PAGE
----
Last week brought terrible news. The front line of ISIS’ (Islamic State of Iran and Syria) war on humanity returned to Paris, France, where 133 people died and more than 350 were injured in seven coordinated bomb and gunfire attacks carried out by militants. ISIS claimed responsibility.
Three brothers from Brussels, Belgium, emerged as leaders in the terror; two died in the attacks; one was killed in a massive raid in a Paris suburb six days after the attacks.
I have traveled to Brussels and Paris, each just once. While my recollections, thank heavens, have no direct connection to these acts of terror, I will share a few thoughts on these cities — Brussels first.
The Brussels I visited briefly was pretty, rich in culture and history, and tasty. It didn’t look like a hotbed for terrorists, as it recently has been defined. The Grand Place, a UNESCO World Heritage site, lined with guildhalls is astonishingly beautiful. Belgian chocolate is divine (with cocoa content regulated by law), and its beer is made by Trappists monks. Brussels is the headquarters of the North Atlantic Treaty Organization (NATO), author of the treaty signed in 1949 by 26 nations to combat the threat of communism. Today, the 28 nations comprising NATO agree to mutual defense in response to an attack by an external party. The [de facto] headquarters of the European Union are located in Brussels.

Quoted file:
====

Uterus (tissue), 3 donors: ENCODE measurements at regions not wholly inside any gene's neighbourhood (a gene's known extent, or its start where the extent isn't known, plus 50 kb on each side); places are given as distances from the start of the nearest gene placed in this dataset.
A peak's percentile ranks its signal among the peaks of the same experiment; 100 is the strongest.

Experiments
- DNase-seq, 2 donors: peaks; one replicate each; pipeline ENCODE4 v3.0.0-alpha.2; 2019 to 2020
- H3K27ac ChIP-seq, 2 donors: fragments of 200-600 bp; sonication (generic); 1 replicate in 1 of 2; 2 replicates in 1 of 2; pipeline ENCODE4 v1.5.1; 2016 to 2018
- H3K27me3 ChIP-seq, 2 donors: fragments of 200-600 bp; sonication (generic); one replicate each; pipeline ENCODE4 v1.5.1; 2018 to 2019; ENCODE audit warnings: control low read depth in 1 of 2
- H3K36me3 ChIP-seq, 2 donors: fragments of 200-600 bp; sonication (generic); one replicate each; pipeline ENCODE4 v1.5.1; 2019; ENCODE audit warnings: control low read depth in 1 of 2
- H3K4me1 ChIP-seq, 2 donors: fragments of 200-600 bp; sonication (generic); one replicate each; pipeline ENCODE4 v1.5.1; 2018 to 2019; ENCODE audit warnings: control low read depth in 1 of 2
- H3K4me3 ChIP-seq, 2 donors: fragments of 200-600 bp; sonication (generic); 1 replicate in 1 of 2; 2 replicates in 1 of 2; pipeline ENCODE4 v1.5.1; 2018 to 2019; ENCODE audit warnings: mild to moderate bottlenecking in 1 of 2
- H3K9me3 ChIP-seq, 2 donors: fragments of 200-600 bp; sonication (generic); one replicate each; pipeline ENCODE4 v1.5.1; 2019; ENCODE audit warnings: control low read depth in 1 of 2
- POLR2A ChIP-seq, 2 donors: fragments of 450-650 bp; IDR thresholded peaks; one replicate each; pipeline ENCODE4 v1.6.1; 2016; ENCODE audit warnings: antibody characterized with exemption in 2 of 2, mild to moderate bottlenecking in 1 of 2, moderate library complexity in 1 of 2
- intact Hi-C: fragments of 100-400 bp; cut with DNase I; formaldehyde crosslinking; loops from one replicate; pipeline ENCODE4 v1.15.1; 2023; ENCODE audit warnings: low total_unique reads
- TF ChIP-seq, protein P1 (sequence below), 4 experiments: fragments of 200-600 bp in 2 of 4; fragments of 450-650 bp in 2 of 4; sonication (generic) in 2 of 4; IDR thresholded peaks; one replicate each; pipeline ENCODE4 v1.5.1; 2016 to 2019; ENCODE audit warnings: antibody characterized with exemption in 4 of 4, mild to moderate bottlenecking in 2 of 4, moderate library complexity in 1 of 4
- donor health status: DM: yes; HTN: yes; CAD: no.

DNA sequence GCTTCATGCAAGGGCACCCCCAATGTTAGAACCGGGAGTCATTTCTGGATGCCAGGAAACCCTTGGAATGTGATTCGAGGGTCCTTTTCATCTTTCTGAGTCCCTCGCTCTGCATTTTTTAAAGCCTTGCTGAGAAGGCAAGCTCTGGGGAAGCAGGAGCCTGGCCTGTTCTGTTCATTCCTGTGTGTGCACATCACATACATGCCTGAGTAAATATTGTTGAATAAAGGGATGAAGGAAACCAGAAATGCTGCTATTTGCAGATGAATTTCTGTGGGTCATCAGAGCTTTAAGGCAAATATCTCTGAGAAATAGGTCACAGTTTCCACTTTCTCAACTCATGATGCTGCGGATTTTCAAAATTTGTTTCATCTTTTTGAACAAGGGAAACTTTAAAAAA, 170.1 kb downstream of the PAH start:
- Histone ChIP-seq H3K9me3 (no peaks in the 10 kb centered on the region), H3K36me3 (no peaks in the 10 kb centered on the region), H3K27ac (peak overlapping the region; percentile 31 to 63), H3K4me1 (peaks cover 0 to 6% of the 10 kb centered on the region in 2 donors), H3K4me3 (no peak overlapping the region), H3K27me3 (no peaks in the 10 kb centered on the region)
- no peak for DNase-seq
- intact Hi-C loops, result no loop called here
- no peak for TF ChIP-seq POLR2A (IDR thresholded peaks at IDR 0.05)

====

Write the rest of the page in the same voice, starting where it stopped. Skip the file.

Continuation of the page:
Brussels also is home to Manneken-Pis, the famous bronze peeing boy — who dresses in costumes and sometimes pees beer.
Five World Fairs have been held in Brussels — in 1888, 1897, 1910, 1935, and 1958. I visited a relic from Expo 58, the Atomium, described by CNN in 2013 as Europe’s most “bizarre” building. Designed to resemble a single cell from an iron crystal, the Atomium consists of nine 59-foot stainless steel spheres, connected by a series of hollow tubes. The top sphere offers a restaurant and a panoramic view of the city.
Brussels is just a few kilometers north of the boundary between Belgium’s language communities — French in the south, Dutch in the north. Historically a Dutch-speaking city, Brussels has seen a major shift to French since Belgian independence in 1830. Today, though the majority language is French, the city officially is bilingual. All road signs, street names, and most advertisements and services are shown in both languages.